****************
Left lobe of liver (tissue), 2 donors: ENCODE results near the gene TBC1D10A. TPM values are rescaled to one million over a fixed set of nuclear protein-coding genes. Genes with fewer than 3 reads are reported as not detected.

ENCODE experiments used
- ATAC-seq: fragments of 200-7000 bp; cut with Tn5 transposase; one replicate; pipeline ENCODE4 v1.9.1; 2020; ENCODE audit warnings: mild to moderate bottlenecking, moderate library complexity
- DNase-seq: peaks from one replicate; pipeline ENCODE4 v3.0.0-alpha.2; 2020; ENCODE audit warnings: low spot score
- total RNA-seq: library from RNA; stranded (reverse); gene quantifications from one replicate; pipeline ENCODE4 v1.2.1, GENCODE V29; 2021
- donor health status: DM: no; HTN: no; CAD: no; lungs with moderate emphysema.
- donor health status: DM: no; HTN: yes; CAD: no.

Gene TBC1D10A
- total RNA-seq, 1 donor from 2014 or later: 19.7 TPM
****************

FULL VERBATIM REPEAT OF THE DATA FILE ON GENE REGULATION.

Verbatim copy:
Left lobe of liver (tissue), 2 donors: ENCODE results near the gene TBC1D10A. TPM values are rescaled to one million over a fixed set of nuclear protein-coding genes. Genes with fewer than 3 reads are reported as not detected.

ENCODE experiments used
- ATAC-seq: fragments of 200-7000 bp; cut with Tn5 transposase; one replicate; pipeline ENCODE4 v1.9.1; 2020; ENCODE audit warnings: mild to moderate bottlenecking, moderate library complexity
- DNase-seq: peaks from one replicate; pipeline ENCODE4 v3.0.0-alpha.2; 2020; ENCODE audit warnings: low spot score
- total RNA-seq: library from RNA; stranded (reverse); gene quantifications from one replicate; pipeline ENCODE4 v1.2.1, GENCODE V29; 2021
- donor health status: DM: no; HTN: no; CAD: no; lungs with moderate emphysema.
- donor health status: DM: no; HTN: yes; CAD: no.

Gene TBC1D10A
- total RNA-seq, 1 donor from 2014 or later: 19.7 TPM